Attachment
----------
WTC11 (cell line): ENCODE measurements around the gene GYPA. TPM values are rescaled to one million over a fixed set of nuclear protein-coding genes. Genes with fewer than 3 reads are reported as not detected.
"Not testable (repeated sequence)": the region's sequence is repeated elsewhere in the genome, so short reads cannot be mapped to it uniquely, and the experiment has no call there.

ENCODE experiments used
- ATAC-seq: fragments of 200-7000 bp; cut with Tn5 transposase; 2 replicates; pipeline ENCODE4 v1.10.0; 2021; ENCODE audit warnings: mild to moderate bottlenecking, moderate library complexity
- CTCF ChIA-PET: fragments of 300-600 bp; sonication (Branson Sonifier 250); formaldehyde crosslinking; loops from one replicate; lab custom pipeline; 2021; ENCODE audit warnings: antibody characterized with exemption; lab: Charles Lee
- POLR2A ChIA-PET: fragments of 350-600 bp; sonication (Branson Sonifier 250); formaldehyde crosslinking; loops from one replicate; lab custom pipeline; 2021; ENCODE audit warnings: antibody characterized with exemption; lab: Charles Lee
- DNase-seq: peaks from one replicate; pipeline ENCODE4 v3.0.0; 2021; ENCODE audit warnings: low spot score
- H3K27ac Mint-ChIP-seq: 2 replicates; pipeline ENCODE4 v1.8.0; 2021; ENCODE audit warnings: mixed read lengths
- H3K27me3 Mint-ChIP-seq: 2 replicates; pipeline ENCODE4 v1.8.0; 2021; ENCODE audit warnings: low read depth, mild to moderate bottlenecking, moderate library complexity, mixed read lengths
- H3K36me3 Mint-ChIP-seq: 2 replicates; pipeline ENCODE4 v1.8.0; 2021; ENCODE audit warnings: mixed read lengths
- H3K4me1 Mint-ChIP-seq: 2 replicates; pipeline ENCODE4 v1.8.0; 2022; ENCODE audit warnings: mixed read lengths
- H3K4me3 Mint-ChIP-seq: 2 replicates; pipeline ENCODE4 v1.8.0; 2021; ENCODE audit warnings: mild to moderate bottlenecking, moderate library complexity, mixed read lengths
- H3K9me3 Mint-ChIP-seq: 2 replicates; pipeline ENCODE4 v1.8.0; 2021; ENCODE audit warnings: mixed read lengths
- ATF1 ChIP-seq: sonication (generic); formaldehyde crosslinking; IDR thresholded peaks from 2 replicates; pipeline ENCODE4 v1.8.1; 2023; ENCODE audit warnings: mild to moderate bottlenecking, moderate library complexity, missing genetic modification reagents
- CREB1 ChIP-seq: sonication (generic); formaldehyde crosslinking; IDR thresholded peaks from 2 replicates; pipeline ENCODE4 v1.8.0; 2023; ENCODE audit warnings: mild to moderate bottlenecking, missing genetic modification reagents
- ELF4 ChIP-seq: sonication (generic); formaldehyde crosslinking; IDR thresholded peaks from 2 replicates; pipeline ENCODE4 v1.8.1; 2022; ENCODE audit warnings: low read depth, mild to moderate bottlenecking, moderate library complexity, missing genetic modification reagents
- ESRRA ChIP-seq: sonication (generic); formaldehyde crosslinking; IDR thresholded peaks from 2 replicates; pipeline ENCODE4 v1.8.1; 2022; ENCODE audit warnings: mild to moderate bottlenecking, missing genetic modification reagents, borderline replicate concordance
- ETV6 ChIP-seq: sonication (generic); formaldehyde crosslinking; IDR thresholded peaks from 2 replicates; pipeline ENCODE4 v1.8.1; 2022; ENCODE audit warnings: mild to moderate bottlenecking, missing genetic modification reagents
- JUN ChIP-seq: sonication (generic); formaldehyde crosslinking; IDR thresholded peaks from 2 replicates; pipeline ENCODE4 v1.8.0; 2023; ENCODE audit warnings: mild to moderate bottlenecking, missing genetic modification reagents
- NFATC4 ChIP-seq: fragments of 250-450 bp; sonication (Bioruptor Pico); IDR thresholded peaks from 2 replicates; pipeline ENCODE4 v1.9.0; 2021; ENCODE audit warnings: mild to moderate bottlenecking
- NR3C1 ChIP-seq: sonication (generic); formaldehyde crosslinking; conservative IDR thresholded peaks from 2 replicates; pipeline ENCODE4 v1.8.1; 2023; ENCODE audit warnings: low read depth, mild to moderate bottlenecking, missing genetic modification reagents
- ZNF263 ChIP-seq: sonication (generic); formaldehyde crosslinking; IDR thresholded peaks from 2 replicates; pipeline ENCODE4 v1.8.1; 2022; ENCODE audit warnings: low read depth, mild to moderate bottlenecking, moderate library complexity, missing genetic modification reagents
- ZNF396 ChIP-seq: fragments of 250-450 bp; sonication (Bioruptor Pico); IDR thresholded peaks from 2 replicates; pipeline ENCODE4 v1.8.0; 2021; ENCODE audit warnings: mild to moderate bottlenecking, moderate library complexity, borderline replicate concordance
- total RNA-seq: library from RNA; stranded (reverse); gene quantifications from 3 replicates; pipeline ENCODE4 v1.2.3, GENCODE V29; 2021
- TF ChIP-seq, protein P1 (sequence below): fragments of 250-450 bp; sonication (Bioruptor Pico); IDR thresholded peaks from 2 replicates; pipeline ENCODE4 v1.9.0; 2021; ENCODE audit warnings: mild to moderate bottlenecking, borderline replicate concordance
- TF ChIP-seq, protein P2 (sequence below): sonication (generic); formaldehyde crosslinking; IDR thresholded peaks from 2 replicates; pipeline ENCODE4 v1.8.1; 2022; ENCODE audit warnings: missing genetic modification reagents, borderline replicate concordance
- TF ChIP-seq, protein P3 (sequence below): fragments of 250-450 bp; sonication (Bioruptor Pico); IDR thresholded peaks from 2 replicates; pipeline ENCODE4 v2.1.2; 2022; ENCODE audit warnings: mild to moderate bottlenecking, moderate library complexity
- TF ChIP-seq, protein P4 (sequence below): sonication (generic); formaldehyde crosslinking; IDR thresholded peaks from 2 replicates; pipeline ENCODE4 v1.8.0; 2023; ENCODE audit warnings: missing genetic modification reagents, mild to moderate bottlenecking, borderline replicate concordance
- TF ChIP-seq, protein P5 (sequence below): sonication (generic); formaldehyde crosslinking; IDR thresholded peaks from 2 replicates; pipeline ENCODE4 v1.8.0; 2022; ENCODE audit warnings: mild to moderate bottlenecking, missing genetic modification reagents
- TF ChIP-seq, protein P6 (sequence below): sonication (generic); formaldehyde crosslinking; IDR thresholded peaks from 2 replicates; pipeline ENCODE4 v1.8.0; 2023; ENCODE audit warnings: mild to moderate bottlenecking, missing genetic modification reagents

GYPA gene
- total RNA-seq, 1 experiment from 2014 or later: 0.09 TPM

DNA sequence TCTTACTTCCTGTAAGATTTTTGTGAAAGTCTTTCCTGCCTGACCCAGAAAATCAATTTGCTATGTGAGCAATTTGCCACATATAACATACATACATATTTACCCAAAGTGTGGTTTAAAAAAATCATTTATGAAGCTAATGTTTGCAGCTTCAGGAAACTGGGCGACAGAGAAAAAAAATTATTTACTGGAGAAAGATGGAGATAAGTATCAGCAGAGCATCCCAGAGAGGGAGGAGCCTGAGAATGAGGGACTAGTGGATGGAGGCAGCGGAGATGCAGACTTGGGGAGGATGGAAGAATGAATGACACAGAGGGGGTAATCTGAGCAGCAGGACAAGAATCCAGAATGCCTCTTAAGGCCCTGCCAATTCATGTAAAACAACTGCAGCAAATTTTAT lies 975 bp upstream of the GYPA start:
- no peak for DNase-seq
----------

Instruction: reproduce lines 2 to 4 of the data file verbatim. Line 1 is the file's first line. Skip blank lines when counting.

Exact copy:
"Not testable (repeated sequence)": the region's sequence is repeated elsewhere in the genome, so short reads cannot be mapped to it uniquely, and the experiment has no call there.

ENCODE experiments used
- ATAC-seq: fragments of 200-7000 bp; cut with Tn5 transposase; 2 replicates; pipeline ENCODE4 v1.10.0; 2021; ENCODE audit warnings: mild to moderate bottlenecking, moderate library complexity